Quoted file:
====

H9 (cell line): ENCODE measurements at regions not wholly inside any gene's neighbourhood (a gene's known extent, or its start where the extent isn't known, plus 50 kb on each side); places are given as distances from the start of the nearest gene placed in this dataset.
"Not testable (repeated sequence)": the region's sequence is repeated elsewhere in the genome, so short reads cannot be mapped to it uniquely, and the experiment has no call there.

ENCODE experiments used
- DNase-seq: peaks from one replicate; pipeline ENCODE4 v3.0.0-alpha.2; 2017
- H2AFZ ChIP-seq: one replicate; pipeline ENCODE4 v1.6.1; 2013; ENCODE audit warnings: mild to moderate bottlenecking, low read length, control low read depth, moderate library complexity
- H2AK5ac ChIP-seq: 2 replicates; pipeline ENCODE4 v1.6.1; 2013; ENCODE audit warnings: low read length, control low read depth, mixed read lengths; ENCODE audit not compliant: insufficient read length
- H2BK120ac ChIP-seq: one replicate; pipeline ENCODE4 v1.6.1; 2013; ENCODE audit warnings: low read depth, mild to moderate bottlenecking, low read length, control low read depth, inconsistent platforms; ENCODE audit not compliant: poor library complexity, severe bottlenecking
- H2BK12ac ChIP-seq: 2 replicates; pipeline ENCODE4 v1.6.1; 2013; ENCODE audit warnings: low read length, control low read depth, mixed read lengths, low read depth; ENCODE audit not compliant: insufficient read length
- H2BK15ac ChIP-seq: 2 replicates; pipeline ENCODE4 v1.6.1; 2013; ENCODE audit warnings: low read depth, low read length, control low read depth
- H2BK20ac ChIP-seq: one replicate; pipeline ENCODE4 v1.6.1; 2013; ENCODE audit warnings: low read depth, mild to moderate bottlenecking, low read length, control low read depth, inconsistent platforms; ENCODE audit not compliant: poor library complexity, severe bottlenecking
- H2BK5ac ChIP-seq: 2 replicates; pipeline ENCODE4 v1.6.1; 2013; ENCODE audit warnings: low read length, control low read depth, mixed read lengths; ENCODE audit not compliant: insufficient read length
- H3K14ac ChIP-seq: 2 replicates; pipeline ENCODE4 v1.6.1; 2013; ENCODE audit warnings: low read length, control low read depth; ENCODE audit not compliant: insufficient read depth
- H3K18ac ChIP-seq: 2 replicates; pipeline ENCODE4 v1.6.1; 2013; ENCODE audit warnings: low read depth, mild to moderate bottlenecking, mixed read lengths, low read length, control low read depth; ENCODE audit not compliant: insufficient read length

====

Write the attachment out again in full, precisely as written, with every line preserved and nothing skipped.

H9 (cell line): ENCODE measurements at regions not wholly inside any gene's neighbourhood (a gene's known extent, or its start where the extent isn't known, plus 50 kb on each side); places are given as distances from the start of the nearest gene placed in this dataset.
"Not testable (repeated sequence)": the region's sequence is repeated elsewhere in the genome, so short reads cannot be mapped to it uniquely, and the experiment has no call there.

ENCODE experiments used
- DNase-seq: peaks from one replicate; pipeline ENCODE4 v3.0.0-alpha.2; 2017
- H2AFZ ChIP-seq: one replicate; pipeline ENCODE4 v1.6.1; 2013; ENCODE audit warnings: mild to moderate bottlenecking, low read length, control low read depth, moderate library complexity
- H2AK5ac ChIP-seq: 2 replicates; pipeline ENCODE4 v1.6.1; 2013; ENCODE audit warnings: low read length, control low read depth, mixed read lengths; ENCODE audit not compliant: insufficient read length
- H2BK120ac ChIP-seq: one replicate; pipeline ENCODE4 v1.6.1; 2013; ENCODE audit warnings: low read depth, mild to moderate bottlenecking, low read length, control low read depth, inconsistent platforms; ENCODE audit not compliant: poor library complexity, severe bottlenecking
- H2BK12ac ChIP-seq: 2 replicates; pipeline ENCODE4 v1.6.1; 2013; ENCODE audit warnings: low read length, control low read depth, mixed read lengths, low read depth; ENCODE audit not compliant: insufficient read length
- H2BK15ac ChIP-seq: 2 replicates; pipeline ENCODE4 v1.6.1; 2013; ENCODE audit warnings: low read depth, low read length, control low read depth
- H2BK20ac ChIP-seq: one replicate; pipeline ENCODE4 v1.6.1; 2013; ENCODE audit warnings: low read depth, mild to moderate bottlenecking, low read length, control low read depth, inconsistent platforms; ENCODE audit not compliant: poor library complexity, severe bottlenecking
- H2BK5ac ChIP-seq: 2 replicates; pipeline ENCODE4 v1.6.1; 2013; ENCODE audit warnings: low read length, control low read depth, mixed read lengths; ENCODE audit not compliant: insufficient read length
- H3K14ac ChIP-seq: 2 replicates; pipeline ENCODE4 v1.6.1; 2013; ENCODE audit warnings: low read length, control low read depth; ENCODE audit not compliant: insufficient read depth
- H3K18ac ChIP-seq: 2 replicates; pipeline ENCODE4 v1.6.1; 2013; ENCODE audit warnings: low read depth, mild to moderate bottlenecking, mixed read lengths, low read length, control low read depth; ENCODE audit not compliant: insufficient read length